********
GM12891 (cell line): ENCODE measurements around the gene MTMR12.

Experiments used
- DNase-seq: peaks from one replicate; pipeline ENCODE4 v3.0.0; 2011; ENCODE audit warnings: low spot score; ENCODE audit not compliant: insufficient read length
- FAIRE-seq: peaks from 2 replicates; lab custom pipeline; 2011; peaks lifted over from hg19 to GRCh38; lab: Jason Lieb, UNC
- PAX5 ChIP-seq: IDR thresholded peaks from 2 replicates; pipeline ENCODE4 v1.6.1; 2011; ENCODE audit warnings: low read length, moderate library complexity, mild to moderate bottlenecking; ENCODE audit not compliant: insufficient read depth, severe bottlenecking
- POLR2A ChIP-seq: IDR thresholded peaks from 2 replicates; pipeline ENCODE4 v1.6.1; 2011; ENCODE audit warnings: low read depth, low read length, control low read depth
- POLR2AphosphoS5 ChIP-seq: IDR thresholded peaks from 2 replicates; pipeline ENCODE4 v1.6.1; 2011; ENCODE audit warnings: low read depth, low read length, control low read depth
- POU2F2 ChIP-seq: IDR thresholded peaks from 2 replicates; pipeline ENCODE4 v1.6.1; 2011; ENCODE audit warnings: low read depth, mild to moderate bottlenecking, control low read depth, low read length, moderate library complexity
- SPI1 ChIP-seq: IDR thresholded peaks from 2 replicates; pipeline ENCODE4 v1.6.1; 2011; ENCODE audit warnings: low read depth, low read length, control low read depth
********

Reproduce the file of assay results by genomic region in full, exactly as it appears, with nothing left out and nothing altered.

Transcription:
GM12891 (cell line): ENCODE measurements around the gene MTMR12.

Experiments used
- DNase-seq: peaks from one replicate; pipeline ENCODE4 v3.0.0; 2011; ENCODE audit warnings: low spot score; ENCODE audit not compliant: insufficient read length
- FAIRE-seq: peaks from 2 replicates; lab custom pipeline; 2011; peaks lifted over from hg19 to GRCh38; lab: Jason Lieb, UNC
- PAX5 ChIP-seq: IDR thresholded peaks from 2 replicates; pipeline ENCODE4 v1.6.1; 2011; ENCODE audit warnings: low read length, moderate library complexity, mild to moderate bottlenecking; ENCODE audit not compliant: insufficient read depth, severe bottlenecking
- POLR2A ChIP-seq: IDR thresholded peaks from 2 replicates; pipeline ENCODE4 v1.6.1; 2011; ENCODE audit warnings: low read depth, low read length, control low read depth
- POLR2AphosphoS5 ChIP-seq: IDR thresholded peaks from 2 replicates; pipeline ENCODE4 v1.6.1; 2011; ENCODE audit warnings: low read depth, low read length, control low read depth
- POU2F2 ChIP-seq: IDR thresholded peaks from 2 replicates; pipeline ENCODE4 v1.6.1; 2011; ENCODE audit warnings: low read depth, mild to moderate bottlenecking, control low read depth, low read length, moderate library complexity
- SPI1 ChIP-seq: IDR thresholded peaks from 2 replicates; pipeline ENCODE4 v1.6.1; 2011; ENCODE audit warnings: low read depth, low read length, control low read depth